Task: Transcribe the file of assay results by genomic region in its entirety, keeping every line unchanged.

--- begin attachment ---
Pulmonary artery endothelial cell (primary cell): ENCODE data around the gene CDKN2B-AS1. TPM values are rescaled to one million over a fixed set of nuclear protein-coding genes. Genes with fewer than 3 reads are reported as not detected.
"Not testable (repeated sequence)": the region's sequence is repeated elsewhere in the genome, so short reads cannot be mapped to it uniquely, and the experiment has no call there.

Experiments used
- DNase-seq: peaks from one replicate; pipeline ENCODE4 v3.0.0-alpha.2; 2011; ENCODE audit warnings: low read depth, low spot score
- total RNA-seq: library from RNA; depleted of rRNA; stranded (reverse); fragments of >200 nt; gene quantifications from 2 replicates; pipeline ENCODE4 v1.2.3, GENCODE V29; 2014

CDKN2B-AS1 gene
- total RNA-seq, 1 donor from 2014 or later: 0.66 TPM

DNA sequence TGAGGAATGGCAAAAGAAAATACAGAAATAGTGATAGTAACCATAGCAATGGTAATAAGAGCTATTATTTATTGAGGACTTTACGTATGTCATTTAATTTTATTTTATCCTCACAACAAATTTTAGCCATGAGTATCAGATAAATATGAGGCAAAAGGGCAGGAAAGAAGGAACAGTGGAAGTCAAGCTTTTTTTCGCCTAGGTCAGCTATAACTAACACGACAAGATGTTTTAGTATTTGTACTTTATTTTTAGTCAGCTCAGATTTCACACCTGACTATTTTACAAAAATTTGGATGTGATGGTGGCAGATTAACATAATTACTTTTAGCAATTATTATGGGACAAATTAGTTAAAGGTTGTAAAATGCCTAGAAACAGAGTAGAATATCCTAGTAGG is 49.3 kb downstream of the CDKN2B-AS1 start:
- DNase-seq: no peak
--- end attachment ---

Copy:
Pulmonary artery endothelial cell (primary cell): ENCODE data around the gene CDKN2B-AS1. TPM values are rescaled to one million over a fixed set of nuclear protein-coding genes. Genes with fewer than 3 reads are reported as not detected.
"Not testable (repeated sequence)": the region's sequence is repeated elsewhere in the genome, so short reads cannot be mapped to it uniquely, and the experiment has no call there.

Experiments used
- DNase-seq: peaks from one replicate; pipeline ENCODE4 v3.0.0-alpha.2; 2011; ENCODE audit warnings: low read depth, low spot score
- total RNA-seq: library from RNA; depleted of rRNA; stranded (reverse); fragments of >200 nt; gene quantifications from 2 replicates; pipeline ENCODE4 v1.2.3, GENCODE V29; 2014

CDKN2B-AS1 gene
- total RNA-seq, 1 donor from 2014 or later: 0.66 TPM

DNA sequence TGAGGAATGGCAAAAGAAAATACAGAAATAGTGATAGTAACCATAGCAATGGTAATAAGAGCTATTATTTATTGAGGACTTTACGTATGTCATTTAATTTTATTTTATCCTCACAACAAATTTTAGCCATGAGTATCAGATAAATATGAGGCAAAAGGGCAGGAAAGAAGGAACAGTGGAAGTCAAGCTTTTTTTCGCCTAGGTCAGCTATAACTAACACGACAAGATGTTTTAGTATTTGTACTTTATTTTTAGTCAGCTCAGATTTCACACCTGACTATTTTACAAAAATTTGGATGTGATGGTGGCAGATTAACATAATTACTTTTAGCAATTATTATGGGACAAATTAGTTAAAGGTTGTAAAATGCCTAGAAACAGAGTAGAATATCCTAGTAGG is 49.3 kb downstream of the CDKN2B-AS1 start:
- DNase-seq: no peak